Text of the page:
This weekend is the big kick-off for college football. Everyone has been anxiously awaiting this and is so excited! I bet the clotheslines and dryers across Alabama are full of crimson and white or orange and blue apparel, even down to skivvies that MUST be worn due to the superstitious power they hold over the ability for them to determine whether or not the wearer’s team will win. Crazy people. Oh, wait, I think I’ve become one of them. While we wish Auburn the best in their schedule, out of a small sense of loyalty and support on behalf of our son, we will be rooting for Alabama, especially later on in the season when the Iron Bowl takes place. Alabama had a heartbreaking loss, last year, to Auburn. My Southern Man says it never happens twice in a row. My son disputes that and pulled all the stats out when I was on the phone with him just a little bit ago. I told him to take it up with his Dad. While we can’t know how good Auburn will be, this year, if they are anything like last year, which was the first with a new coach and a huge surprise to many in terms of their success, they will definitely be a force to be reckoned with and I wish them well. Except in the Iron Bowl.

RollTide

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Our little visitor.

Tonight, our daughter arrived home from studying with a friend to find this little greeter by the front door:

Opossum

A young possum (or opossum as I grew up calling them) had clambered up onto our front steps. Yes, it looks sort of like an overgrown rat, especially with that naked, prehensile tail, but it’s actually a marsupial–like a kangaroo or a wombat or a wallaby or a koala or a Tasmanian devil. Suddenly, I want to watch some Looney Tunes…and have a snack.

Anyway, the poor little guy (girl?) was obviously not well-practiced in the art of playing dead, because it merely hissed once at our daughter’s friend, as it sat huddled at the edge of the landing. After blinding it with the flash on my camera, I turned off the front porch light and we left it alone. A short while later, it had gone on its way. Unless it fell off the steps because all it could see was spots from my camera flash. Sorry, little guy…girl. Opossum. Cute lil bugger, isn’t it?

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Walking Thoughts

This morning I was walking my usual (albeit later than usual) 2+ miles around the local city park lake and, also as usual, observing all the Canada Geese that have made the lake their summer home. They are so used to humans that unless they have very little ones, are rarely aggressive…unlike another set of Canada Geese I met on a recent camping trip. (That’s another story involving five mean attacking geese, four screaming/laughing/running girls and women and at least one dangerously close need for a pair of Depends.)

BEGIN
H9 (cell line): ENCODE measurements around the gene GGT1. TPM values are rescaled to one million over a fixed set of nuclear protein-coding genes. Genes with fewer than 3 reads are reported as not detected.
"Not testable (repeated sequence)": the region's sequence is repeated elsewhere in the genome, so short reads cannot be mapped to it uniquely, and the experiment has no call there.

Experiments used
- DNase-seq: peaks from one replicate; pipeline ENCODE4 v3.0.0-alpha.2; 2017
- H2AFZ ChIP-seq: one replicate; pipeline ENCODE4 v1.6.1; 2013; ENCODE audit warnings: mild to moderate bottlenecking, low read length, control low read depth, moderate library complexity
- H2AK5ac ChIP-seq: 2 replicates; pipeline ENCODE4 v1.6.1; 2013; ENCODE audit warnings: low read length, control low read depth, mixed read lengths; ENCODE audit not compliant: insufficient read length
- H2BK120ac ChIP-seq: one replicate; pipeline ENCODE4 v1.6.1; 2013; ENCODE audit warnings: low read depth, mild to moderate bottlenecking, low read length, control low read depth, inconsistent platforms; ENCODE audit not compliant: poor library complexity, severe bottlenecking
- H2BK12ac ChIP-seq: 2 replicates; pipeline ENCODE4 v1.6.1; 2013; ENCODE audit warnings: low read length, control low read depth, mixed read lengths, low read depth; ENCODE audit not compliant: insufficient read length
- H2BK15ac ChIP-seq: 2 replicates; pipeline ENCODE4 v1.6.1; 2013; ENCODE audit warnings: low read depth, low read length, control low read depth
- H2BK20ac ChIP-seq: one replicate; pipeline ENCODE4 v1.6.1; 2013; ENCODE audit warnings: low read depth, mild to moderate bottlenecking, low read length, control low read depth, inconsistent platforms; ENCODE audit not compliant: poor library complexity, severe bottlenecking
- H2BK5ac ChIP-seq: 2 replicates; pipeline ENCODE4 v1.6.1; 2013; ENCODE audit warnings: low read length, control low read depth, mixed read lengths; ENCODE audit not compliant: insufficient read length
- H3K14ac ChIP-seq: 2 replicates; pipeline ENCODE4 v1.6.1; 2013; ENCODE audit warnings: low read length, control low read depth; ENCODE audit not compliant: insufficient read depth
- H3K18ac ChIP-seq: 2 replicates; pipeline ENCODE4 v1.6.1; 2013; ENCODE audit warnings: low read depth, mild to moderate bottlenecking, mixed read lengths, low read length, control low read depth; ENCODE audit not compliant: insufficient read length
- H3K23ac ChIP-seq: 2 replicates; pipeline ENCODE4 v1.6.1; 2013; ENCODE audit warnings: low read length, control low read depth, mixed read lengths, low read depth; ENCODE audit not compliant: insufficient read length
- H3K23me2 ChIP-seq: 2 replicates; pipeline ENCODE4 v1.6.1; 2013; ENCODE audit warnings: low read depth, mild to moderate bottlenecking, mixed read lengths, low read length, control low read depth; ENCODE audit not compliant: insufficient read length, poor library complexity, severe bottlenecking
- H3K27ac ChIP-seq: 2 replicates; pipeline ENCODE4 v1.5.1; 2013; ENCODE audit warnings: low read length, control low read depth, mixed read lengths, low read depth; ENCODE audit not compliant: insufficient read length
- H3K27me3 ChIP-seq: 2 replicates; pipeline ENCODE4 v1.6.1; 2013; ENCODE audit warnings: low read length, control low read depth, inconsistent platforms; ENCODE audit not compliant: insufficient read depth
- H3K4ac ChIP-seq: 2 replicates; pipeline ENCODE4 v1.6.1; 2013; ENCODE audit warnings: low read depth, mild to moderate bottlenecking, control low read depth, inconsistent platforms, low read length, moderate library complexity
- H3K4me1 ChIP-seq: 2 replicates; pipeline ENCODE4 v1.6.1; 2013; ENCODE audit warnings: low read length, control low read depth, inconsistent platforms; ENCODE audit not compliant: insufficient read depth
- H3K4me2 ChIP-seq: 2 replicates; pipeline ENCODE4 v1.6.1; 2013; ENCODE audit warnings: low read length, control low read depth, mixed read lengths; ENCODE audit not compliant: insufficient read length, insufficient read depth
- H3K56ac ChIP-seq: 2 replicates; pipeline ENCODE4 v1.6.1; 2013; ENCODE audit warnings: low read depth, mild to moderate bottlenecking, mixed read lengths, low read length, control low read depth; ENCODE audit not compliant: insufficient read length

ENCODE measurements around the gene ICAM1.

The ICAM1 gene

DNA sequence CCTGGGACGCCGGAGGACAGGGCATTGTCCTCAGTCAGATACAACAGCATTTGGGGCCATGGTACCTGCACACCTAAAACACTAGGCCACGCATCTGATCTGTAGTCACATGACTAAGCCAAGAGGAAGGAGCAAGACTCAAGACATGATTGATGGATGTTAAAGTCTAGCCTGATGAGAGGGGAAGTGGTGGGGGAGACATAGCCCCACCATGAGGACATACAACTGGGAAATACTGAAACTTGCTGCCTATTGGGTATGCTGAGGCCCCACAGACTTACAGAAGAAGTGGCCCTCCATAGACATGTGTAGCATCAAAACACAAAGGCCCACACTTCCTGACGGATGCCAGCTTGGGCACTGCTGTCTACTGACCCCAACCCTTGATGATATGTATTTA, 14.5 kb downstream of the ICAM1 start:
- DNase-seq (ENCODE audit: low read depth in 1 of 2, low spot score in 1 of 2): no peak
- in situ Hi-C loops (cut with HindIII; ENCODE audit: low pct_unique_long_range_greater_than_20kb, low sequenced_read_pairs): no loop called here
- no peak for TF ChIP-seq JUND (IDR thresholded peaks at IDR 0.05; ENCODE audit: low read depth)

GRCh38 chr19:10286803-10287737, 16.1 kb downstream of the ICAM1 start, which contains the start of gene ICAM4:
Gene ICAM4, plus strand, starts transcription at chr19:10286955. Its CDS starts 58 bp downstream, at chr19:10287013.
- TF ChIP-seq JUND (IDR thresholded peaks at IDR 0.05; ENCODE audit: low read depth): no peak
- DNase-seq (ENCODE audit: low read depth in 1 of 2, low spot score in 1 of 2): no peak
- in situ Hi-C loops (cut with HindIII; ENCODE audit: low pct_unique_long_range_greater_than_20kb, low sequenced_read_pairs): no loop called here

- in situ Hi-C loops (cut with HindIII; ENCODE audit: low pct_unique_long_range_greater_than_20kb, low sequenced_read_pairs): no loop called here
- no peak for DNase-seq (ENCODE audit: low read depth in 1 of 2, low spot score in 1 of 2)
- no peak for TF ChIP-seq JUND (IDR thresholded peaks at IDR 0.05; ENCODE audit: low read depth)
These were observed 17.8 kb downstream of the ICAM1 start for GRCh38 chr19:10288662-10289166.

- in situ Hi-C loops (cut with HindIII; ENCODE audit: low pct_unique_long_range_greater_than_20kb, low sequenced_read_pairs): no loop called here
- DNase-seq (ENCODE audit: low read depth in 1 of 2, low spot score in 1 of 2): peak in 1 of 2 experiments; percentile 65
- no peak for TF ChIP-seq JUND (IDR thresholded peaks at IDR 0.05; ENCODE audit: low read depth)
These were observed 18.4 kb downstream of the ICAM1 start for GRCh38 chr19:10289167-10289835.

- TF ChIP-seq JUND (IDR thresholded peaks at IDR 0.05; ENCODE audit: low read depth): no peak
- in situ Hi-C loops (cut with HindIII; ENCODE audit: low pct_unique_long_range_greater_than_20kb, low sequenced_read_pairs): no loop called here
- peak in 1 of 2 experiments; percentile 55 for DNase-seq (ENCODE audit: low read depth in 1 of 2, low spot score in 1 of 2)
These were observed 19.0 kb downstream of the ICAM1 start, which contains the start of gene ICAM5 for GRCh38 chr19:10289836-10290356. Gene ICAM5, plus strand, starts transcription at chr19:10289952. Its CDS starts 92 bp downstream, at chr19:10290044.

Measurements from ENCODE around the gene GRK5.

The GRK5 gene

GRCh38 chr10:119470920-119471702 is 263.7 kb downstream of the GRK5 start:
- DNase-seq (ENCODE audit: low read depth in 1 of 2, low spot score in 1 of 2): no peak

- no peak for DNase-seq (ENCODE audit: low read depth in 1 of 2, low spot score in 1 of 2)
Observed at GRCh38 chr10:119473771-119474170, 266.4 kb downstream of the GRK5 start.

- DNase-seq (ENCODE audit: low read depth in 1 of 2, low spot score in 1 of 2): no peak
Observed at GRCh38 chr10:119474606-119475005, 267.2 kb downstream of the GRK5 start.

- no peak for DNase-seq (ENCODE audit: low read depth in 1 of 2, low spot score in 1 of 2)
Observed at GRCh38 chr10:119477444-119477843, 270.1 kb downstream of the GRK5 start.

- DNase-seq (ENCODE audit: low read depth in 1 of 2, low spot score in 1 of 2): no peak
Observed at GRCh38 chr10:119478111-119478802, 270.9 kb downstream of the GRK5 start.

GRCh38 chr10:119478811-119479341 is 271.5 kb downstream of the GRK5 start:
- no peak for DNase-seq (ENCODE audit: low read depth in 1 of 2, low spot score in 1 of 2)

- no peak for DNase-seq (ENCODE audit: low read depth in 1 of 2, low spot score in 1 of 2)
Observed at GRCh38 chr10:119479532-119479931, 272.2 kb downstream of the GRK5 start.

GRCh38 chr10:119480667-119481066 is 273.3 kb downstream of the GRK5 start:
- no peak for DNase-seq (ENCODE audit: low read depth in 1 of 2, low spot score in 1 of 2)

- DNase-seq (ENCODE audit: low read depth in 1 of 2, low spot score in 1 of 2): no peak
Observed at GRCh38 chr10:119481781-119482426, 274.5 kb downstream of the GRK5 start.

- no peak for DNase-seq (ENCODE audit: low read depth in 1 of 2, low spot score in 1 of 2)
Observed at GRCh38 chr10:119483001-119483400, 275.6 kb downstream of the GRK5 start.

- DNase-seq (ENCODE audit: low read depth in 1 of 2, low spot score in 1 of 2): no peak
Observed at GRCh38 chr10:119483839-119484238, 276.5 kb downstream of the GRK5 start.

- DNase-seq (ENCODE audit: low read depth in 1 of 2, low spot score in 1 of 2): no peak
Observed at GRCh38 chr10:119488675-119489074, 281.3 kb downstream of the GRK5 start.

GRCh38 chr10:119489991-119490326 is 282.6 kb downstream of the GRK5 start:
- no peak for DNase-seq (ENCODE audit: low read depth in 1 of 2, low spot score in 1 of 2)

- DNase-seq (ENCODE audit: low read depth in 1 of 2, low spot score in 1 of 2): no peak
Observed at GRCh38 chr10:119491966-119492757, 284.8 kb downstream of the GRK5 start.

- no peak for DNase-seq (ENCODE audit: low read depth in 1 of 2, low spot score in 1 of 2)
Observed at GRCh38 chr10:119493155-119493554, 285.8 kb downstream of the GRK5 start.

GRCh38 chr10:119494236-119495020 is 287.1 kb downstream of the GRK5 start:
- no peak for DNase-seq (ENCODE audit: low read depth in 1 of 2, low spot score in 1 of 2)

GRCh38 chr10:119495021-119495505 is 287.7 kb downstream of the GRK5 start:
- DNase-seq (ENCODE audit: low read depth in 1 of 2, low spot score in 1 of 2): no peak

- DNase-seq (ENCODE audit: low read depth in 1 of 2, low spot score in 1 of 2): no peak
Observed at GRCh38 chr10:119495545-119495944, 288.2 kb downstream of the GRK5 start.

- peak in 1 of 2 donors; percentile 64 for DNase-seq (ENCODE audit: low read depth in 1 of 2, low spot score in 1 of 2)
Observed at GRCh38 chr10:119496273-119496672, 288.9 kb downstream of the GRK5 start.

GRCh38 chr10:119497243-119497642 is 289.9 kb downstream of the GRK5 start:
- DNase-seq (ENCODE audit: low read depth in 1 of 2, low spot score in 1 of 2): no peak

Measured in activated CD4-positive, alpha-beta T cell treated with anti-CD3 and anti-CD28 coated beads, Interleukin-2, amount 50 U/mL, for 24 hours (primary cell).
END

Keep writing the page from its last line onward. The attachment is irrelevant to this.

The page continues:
So as I was walking with no conversation other than the thoughts in my head, I thought to myself how graceful the geese look. So elegant with their curved necks and striking markings.

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THEN…I saw this:

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I laughed as I thought, “Bottoms UP!” Getting whatever the goose equivalent of mooning is called does not look at all graceful or elegant! Comical, yes. I wonder what was so good under there….

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How To Grow Amazing Tomatoes This Year!

rebelwife:

Some great gardening advice!

Originally posted on Old World Garden Farms :

Whether fresh or canned - we use tomatoes from our garden nearly every day of the year.

Whether fresh or canned – we use tomatoes from our garden nearly every day of the year.

Without a doubt –  tomatoes are the most important crop we grow in our garden.

In fact, we use our home-grown tomatoes and tomato based products nearly 365 days a year. In the summertime – we eat them right off the vine, in salads, hamburgers, sauces and more. In the fall and winter months, we enjoy the tomato juice, vegetable soup, chili, salsa, pasta sauce, pizza sauce, and ketchup that we have canned or frozen from the summer’s bounty.

Here are some valuable hints, tips and tricks we have learned over the years to grow a bumper crop of tomatoes:

1.  The When, How And Where Of Planting Tomatoes:

Pick a bright, sunny location for your tomatoes.

Pick a bright, sunny location for your tomatoes.

WHEN TO PLANT: Tomatoes are just about the last thing that get planted in our garden.  Tomatoes…

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Blogging

I have been conspicuous by my absence, lately, except for postings of videos that interest me and (maybe) you. I told my Southern Man that I need to get blogging, again, hopefully with some recipes. Yum!! Meanwhile, we have been busy with life, just like everyone else who is…living. One child is learning some life lessons while off at college; nothing bad, just learning about life as a responsible adult trying to find their way. I remember those days! The process never really ends, does it? The other child, once quiet and somewhat aloof, has blossomed at her new school with new friends, a new church and youth group, and extracurricular activities. We’re very proud of both our children. We have been truly blessed.

So, I hope all is well in YOUR lives. Back soon! :)

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Intellectual Froglegs 2014 #6